ECUADOR: Salesian medical clinic provides rehabilitation so young woman can walk without pain and discomfort
(MissionNewswire) The Salesian medical clinic in Mitad del Mundo, Ecuador, has given new life to a young woman with a serious medical condition. Today, Nataly who is 19 and has been going to the Salesian clinic for rehabilitation, is walking better and without pain. She’s even started running and feels safer and more stable. The therapy has helped her to be able to better connect with her peers because she is more mobile.
Nataly was born premature, and as a result, her feet were disfigured. She didn’t start walking until she was 4-years-old so was delayed in her play and development with other children. Early in her young life, her mother had taken her for rehabilitation but when Nataly was 2-years-old, her mother passed away. She was sent to live with her father who left to live with another woman so Nataly was entrusted to her grandmother, a very poor older woman who could not take her to rehabilitation.
It was just two years ago that Nataly’s aunt took her to the Salesian clinic in Mitad del Mundo. There she had an x-ray and met with a traumatologist. She had a tumor on her left leg and had to undergo surgery. The family struggled with the funding for the surgery so Salesian missionaries helped. After the surgery, she started rehabilitation at the Salesian clinic and grew stronger and stronger each day. Today, Nataly credits and thanks Salesian missionaries for the help they offered her to start a new life.
“Education is always our primary focus, but we know youth are dealing with much more than just needing access to education,” says Father Mark Hyde, director of Salesian Missions, the U.S. development arm of the Salesians of Don Bosco. “Salesian missionaries also meet basic needs like shelter, food and medical care. This helps to ensure that youth are healthy and able to more fully participate in the education that’s provided.”
Salesian missionaries in Ecuador focus on providing education, social programming and workforce development to help the country’s most vulnerable citizens. Technical and vocational education is also provided to help youth gain the skills needed to find and retain long-term stable employment.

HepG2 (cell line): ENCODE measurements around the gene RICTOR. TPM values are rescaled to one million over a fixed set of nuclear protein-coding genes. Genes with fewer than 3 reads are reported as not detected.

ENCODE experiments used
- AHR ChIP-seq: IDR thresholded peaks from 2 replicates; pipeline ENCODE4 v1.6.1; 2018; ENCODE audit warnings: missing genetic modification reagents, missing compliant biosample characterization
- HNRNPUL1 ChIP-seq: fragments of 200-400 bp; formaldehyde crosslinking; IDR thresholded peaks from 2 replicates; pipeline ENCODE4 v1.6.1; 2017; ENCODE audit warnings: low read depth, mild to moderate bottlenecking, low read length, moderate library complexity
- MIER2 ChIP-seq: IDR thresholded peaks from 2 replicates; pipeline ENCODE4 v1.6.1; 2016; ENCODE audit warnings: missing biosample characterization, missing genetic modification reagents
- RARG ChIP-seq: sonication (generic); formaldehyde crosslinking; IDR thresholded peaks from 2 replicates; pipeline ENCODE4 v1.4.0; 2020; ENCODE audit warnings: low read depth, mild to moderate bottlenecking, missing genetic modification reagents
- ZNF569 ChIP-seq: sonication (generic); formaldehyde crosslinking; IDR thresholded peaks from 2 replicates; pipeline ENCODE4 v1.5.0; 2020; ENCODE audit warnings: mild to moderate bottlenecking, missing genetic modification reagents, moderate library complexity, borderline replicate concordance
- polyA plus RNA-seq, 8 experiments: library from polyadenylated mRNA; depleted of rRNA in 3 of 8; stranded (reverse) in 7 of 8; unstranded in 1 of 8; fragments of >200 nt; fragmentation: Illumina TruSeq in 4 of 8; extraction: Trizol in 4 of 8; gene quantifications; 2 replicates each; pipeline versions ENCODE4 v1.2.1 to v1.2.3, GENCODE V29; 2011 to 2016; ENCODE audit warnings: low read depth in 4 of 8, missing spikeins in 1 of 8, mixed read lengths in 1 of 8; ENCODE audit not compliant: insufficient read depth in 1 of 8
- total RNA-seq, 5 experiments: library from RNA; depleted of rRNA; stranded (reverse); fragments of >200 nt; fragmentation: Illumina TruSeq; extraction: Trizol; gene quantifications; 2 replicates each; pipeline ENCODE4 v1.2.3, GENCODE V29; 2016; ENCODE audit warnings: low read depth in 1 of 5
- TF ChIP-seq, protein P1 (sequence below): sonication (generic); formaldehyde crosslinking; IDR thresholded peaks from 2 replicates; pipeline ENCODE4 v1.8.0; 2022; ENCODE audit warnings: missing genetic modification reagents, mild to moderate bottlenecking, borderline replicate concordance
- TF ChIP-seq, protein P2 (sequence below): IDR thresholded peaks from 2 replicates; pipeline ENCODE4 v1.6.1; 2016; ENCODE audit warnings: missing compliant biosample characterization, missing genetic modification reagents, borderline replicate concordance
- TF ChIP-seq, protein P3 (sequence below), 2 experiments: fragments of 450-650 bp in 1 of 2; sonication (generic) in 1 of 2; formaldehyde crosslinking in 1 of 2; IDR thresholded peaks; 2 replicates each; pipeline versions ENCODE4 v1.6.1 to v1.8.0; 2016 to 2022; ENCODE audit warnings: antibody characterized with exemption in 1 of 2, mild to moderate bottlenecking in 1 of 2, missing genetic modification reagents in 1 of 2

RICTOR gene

Ecuador’s poverty rate was 36.7 percent in 2007 and dropped to 22.9 percent in 2016. These results show that 1.4 million Ecuadorians escaped poverty within nine years. However, many Ecuadorians still live in impoverished conditions. Ecuador is one of the most inequitable societies in the world, according to UNICEF. The richest 20 percent of the population receives almost 50 percent of the national income, while the poorest 20 percent receives only 5 percent. According to the World Food Program, almost 26 percent of all children under age 5 have stunted growth, increasing to 31 percent in rural areas and 47 percent in indigenous communities.
Close to 20 percent of Ecuador’s population are people of indigenous heritage. For poor, rural and indigenous youth, education provides the best opportunity for finding employment, reducing inequities and breaking the cycle of poverty. Salesian missionaries have been providing education and other social programs for disadvantaged youth across Ecuador for more than 125 years.
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UNICEF – Ecuador
Salesian Missions – Ecuador